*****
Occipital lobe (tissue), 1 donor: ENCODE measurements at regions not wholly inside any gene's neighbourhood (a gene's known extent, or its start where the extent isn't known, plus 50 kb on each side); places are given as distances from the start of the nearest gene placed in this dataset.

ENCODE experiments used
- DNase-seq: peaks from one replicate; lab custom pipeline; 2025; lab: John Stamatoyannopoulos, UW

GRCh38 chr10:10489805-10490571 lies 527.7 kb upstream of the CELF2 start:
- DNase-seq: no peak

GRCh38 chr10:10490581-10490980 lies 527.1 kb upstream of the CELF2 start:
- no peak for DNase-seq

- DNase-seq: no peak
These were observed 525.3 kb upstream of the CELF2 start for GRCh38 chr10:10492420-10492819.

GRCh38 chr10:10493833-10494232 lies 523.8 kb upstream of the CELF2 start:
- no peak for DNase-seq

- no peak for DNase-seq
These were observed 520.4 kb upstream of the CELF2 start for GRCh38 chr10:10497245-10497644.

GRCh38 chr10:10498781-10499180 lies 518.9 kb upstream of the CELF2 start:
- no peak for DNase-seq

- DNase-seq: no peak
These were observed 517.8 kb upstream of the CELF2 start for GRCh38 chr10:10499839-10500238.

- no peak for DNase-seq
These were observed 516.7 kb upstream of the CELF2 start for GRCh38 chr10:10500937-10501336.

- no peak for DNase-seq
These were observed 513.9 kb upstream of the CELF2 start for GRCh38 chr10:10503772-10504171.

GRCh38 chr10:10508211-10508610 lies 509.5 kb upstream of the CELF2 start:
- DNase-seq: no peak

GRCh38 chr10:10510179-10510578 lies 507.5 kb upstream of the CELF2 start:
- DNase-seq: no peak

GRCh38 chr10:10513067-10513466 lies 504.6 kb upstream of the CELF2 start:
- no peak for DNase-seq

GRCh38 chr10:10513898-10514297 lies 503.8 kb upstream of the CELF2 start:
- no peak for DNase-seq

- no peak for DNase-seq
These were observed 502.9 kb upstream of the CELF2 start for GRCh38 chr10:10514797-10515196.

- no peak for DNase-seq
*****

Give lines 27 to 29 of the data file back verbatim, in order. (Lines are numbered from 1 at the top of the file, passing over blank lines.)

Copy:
- no peak for DNase-seq

GRCh38 chr10:10513898-10514297 lies 503.8 kb upstream of the CELF2 start:
- no peak for DNase-seq